Mau Whenua requests investigation into Shelly Bay land sale vote
An investigation has been requested into alleged conflicts of interest relating to a Wellington City Council vote to sell and lease land for the controversial Shelly Bay redevelopment.
City councillors voted 9-6 in November to sell and lease land for the planned $500 million redevelopment on Wellington’s Miramar Peninsula, despite the project being the subject of two separate legal challenges.
The redevelopment is a joint venture between the Port Nicholson Block Settlement Trust, representing local iwi Taranaki Whānui, and developer Ian Cassels’ The Wellington Company.
However, Mau Whenua, a group comprising iwi members who did not support selling the land, called on Tuesday for Local Government Minister Nanaia Mahuta to investigate conflicts of interest it believes three councillors failed to declare.
Those councillors were Jill Day, Tamatha Paul, and Nicola Young.
“At this point, I request that you as minister of local government investigate the actions of Wellington City councillors in relation to the proposed Wellington Company development at Marukaikuru/Shelly Bay,” an email to Mahuta, written by a Mau Whenua member representing the group, said.
The group believed Day had failed to raise a conflict of interest relating to the charitable organisation Nikau Foundation, which she has publicly listed as a declared business interest. Day is a trustee of the foundation.
It believes Day should have pointed out her association with the foundation because Cassels is a listed supporter, and former long-time ambassador, and stood to financially gain from the sale.
The group believed Young should have declared a conflict because she received donations of $5000 and $1408 from Cassels for her 2016 mayoral campaign.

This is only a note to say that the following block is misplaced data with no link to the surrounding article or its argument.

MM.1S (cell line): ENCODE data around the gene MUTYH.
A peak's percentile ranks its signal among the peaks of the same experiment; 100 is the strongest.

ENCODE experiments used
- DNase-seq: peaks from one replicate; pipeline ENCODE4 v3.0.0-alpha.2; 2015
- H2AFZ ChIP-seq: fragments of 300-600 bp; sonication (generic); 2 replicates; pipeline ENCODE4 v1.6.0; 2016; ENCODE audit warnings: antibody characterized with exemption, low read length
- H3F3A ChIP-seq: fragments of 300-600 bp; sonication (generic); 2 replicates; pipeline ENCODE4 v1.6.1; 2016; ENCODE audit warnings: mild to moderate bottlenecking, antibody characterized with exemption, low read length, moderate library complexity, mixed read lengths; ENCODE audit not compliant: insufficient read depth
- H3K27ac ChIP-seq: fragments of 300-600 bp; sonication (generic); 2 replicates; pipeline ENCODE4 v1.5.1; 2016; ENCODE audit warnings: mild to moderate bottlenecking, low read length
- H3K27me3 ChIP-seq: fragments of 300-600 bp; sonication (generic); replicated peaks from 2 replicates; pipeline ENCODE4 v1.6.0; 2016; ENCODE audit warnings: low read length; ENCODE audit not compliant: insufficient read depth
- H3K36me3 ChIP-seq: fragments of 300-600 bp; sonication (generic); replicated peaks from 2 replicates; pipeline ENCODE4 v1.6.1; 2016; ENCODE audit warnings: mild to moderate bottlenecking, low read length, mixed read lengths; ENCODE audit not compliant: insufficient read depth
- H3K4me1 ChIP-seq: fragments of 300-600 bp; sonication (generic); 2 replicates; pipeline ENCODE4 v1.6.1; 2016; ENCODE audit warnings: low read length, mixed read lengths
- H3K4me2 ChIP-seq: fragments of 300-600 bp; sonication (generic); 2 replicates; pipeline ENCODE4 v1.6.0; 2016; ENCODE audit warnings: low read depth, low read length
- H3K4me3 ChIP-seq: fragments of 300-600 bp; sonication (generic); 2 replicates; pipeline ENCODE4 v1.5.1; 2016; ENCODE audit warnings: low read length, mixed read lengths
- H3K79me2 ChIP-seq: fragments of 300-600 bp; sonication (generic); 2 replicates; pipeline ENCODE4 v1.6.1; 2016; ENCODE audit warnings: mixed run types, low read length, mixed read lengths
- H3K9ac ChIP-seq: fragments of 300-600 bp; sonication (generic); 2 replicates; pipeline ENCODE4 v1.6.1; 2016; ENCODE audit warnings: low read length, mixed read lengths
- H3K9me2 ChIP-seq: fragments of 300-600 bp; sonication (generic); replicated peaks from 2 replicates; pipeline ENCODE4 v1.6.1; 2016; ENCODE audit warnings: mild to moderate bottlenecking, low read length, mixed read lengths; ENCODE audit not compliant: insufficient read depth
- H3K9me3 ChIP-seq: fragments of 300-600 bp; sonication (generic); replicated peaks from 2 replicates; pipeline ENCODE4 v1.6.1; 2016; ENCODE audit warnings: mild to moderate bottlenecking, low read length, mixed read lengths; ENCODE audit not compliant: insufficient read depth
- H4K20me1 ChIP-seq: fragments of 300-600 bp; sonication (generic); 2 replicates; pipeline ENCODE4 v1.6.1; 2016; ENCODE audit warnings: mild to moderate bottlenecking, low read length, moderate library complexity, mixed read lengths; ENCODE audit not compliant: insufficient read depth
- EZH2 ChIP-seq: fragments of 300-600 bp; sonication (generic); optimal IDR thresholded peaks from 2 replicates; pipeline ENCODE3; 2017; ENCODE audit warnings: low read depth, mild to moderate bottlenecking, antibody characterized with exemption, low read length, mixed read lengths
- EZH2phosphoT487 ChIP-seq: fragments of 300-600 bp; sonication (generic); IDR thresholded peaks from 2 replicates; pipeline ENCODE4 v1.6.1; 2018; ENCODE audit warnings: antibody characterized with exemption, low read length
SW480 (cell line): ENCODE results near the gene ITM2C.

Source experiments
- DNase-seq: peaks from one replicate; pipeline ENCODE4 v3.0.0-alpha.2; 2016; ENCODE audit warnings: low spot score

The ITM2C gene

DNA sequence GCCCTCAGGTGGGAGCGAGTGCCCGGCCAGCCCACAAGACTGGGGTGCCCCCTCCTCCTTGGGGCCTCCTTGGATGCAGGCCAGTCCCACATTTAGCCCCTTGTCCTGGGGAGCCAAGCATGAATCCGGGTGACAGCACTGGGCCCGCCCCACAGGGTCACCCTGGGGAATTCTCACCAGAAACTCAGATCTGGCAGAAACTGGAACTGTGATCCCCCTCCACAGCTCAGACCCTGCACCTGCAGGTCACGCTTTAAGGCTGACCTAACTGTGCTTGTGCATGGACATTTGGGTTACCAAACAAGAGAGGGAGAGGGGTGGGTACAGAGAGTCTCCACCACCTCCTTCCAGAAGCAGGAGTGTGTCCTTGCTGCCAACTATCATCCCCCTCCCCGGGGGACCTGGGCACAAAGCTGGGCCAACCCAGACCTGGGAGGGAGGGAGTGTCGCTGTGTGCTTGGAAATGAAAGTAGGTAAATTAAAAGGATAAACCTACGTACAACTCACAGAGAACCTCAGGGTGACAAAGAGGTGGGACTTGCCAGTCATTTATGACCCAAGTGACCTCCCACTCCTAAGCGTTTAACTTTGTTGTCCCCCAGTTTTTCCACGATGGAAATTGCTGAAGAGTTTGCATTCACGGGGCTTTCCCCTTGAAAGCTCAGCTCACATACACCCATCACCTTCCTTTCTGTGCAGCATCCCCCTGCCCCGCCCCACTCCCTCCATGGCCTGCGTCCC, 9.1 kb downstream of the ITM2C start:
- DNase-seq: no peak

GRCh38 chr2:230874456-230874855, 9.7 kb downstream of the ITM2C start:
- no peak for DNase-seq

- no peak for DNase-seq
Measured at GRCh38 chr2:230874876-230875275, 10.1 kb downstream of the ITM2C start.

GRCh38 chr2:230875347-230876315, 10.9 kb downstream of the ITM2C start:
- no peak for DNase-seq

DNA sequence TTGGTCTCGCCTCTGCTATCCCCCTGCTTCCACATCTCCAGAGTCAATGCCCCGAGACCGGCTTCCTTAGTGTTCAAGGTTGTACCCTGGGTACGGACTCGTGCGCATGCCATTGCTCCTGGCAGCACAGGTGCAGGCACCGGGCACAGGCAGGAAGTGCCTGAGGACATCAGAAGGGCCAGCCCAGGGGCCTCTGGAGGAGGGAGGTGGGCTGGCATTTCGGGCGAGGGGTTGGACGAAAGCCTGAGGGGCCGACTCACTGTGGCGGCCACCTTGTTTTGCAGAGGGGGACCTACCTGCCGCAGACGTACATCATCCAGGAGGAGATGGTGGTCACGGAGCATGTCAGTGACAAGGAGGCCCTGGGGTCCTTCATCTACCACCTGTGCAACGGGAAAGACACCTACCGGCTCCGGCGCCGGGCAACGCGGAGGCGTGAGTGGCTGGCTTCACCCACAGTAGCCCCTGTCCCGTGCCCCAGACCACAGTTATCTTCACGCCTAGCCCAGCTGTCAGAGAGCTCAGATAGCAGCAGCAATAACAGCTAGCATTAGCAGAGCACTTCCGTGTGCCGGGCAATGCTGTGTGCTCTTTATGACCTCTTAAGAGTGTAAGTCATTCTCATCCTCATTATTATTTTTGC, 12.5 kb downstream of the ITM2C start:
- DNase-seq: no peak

The allegation against Paul related to comments she made before voting at the council meeting on November 11, during which she said she did not want to “betray” the various people who had gifted the council venue names and karakia, and taught some councillors about the history of the harbour.
Mau Whenua claimed those “personal relationships” had created a conflicted of interest, but Paul clarified on Tuesday that she was referring to various groups and members of mana whenua, not trust personnel.
“A decision made from a te ao Māori perspective takes into account the complexity of relationships with others – whanaungatanga – and that is not a conflict of interest,” Paul said.
Young said she was advised by former mayor Justin Lester not to take part in a 2017 vote on selling the land – the matter was last year put to a second vote following a resource consent challenge – because the donations from Cassels had been received too close to the vote. There was no legal requirement not to vote, she said.
“I will always do what I think is the right thing for Wellington.”
The second vote was in a different election period, and Young had not received any donations from Cassels in that time, she said.
Day said she had declared her ties with the Nikau Foundation through the council’s public records.
“I am confident I have acted appropriately and that no conflict has arisen.”
Mau Whenua had been preparing a legal challenge to fight a previous sale of land from the trust to Shelly Bay Investments in 2017, but that High Court challenge has been put on hold due to a lack of funding.
Trust beneficiary and former chairman Neville Baker said he did not believe the allegations would change anything.
“I don’t believe the allegations are actually correct. Had they [Mau Whenua] gone to the High Court, we would have tested all that.
“I believe that those council members acted in good faith, and used good judgment.”
Local business association Enterprise Miramar is awaiting a High Court decision on its own challenge against resource consent granted for the development.